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The 2003 letter was written in his capacity as the MP for New Lynn after he was "approached my constituent Donghua Lui [sic] who is concerned at the time it is taking to process his Investment Category application".
Mr Cunliffe this week denied any involvement with Liu's residency bid after the Herald revealed the property developer paid $15,000 at a Labour Party fundraiser for a book signed by Helen Clark in 2007.
The letter, released to the Herald today under the Official Information Act, dated April 11, 2003 said Liu's application for residency was accepted for processing by the Immigration Service on August 13, 2002.
Mr Cunliffe said Mr Liu wished to set up a joint venture business with his Tianlong Property Development Company - which owns his stalled property development in Newmarket - to export large quantities of agricultural and horticultural products to China.
"It is hoped that products from the company will be available to the market in July 2003," wrote Mr Cunliffe.
"I am aware of the difficulties facing the Business Migration Branch of New Zealand Immigration Services in coping with the overwhelming numbers of applicants that have applied for consideration under these categories and the time taken to verify documents.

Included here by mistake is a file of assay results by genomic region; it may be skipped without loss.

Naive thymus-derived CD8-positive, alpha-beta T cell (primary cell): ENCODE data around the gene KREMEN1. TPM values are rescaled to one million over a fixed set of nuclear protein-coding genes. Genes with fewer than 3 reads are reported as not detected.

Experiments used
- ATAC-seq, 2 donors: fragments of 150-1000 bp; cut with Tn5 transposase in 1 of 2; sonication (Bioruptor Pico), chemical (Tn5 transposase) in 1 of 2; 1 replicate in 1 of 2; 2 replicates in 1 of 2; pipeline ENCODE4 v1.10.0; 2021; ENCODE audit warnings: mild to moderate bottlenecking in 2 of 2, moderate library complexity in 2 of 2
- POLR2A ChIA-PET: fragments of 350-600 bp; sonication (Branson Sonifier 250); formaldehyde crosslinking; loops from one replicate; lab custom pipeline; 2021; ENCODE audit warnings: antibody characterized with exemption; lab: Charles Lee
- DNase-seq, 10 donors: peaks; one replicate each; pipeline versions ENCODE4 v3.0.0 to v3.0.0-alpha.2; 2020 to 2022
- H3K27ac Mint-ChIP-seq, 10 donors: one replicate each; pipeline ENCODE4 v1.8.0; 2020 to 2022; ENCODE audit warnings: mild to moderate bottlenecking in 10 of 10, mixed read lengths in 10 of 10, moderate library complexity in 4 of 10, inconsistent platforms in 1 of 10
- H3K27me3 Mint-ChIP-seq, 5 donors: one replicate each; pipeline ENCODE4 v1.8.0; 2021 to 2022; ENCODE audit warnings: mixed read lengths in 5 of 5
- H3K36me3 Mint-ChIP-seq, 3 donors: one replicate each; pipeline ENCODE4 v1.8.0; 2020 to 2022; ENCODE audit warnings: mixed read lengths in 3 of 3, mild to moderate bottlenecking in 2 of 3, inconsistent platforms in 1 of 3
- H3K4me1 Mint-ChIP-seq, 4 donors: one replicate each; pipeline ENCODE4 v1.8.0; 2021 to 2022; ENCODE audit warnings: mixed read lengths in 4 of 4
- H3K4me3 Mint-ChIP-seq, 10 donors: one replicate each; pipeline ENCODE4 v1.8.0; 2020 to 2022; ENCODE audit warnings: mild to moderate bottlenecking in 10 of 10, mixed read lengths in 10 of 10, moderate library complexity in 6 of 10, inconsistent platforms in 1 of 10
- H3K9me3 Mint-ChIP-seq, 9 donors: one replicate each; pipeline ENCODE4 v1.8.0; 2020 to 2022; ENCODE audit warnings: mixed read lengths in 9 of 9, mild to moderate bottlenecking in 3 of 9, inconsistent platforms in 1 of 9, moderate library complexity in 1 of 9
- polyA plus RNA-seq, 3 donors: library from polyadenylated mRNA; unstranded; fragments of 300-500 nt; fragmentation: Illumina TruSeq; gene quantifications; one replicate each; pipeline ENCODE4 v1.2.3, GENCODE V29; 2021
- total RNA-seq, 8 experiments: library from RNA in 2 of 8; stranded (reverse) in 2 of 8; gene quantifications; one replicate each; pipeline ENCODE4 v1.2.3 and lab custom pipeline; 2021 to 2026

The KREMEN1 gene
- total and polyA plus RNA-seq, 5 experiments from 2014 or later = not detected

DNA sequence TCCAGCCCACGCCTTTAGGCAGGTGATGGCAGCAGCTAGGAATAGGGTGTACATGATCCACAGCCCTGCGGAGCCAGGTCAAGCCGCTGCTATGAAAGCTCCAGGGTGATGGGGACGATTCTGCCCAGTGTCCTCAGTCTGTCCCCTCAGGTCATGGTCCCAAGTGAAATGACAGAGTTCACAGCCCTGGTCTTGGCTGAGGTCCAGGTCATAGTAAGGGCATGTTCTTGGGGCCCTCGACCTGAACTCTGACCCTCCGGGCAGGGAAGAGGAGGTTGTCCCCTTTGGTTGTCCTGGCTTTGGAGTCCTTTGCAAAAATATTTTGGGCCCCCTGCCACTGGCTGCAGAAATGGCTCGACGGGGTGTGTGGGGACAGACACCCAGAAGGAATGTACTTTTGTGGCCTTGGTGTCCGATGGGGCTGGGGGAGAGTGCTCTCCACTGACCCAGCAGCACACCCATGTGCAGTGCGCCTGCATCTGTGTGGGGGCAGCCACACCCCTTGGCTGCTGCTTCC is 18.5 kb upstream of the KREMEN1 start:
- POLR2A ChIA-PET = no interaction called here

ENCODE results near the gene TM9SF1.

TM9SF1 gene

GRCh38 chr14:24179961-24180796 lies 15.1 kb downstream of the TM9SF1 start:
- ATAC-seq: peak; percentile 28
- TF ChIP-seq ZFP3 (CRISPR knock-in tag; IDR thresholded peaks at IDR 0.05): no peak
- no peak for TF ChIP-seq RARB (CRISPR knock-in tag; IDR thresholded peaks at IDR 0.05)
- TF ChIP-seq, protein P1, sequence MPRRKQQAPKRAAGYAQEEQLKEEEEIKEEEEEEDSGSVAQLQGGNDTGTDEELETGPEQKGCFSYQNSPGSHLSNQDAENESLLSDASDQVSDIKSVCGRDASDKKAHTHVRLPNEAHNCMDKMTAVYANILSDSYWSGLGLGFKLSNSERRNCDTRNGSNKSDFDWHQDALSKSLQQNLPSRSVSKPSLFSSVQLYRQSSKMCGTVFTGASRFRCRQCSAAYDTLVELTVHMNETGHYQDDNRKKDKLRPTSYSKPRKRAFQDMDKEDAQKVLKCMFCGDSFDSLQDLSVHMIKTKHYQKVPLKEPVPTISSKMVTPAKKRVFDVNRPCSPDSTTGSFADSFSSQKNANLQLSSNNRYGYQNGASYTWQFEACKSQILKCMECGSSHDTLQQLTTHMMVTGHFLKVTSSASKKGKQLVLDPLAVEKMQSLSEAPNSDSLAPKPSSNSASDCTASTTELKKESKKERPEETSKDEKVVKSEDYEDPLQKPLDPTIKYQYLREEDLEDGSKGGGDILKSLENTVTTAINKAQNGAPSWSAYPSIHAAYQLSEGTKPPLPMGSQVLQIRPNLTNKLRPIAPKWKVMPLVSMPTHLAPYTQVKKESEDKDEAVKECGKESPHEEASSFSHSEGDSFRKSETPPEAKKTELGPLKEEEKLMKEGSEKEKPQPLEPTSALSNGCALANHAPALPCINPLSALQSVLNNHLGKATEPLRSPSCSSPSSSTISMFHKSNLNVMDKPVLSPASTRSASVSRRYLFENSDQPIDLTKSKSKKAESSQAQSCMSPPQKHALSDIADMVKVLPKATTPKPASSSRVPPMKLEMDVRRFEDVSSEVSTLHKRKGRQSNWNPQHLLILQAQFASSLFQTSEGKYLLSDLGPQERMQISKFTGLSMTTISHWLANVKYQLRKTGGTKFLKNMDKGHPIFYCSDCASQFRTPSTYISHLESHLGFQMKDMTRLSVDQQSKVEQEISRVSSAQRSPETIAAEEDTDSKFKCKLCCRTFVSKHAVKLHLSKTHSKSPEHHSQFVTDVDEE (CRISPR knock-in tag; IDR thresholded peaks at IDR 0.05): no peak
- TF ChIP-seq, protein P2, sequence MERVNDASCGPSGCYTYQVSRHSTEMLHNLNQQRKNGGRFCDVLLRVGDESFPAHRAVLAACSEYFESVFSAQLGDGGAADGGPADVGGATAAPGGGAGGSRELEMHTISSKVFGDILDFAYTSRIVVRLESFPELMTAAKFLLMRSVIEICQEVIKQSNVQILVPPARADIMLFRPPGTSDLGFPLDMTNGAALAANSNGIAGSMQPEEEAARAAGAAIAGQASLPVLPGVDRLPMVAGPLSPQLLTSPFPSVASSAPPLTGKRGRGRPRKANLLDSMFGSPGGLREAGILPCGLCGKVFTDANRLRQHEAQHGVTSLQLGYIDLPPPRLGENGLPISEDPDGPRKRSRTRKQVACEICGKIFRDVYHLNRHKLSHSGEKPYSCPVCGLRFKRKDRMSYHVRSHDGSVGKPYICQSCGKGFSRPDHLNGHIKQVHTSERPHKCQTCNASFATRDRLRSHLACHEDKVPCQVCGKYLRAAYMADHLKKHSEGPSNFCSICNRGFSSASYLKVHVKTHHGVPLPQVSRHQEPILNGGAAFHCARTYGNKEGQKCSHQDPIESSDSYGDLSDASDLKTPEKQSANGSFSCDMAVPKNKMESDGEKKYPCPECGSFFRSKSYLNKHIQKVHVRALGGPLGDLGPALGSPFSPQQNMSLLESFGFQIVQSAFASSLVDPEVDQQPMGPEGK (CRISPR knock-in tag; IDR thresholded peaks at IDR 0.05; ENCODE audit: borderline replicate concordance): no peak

"However, it would be very helpful to Mr Liu to be advised of an estimated period of time in which he could expect a decision on his case."
Yesterday, Mr Cunliffe told reporters questioning him about Liu's financial support for Labour he did not recall meeting him and denied advocating on Liu's behalf in his residency application.
Liu was granted residency under the Investor Category in 2005 by Labour's associate Immigration Minister Damien O'Connor against official advice.
The Herald this week revealed Liu's $15,000 secret donation to Labour and today published a 2007 photograph of Labour MP Rick Barker, the Internal Affairs Minister at the time, presenting a bottle of wine to Liu's partner at another Labour Party fundraiser.
Mr Barker also visited Liu in his hometown of Chongqing for a lavish dinner that year.
The Labour Party has previously accused the National government of making "cash for access" deals with Liu, who received citizenship in 2010 after lobbying from National minister Maurice Williamson and whose hotel was later opened by Prime Minister John Key.
He gave $22,000 to the National Party in 2012 through one of his companies, and had meetings with Immigration Minister Michael Woodhouse in an attempt to secure relaxed immigration rules for rich migrants.
Mr Williamson quit his ministerial portfolios last month after the Herald revealed he contacted police over a prosecution against Liu.
David Cunliffe to reporters yesterday
Q: Do you recall ever meeting Liu?
A: I don't recall ever meeting him, no.
Q: Did you have anything to do with the granting of his permanent residency?
A: No, I did not.
Q: Did you advocate on his behalf at all?
Q:Were you aware of any advice against granting him permanent residency?
A: Not to my recollection.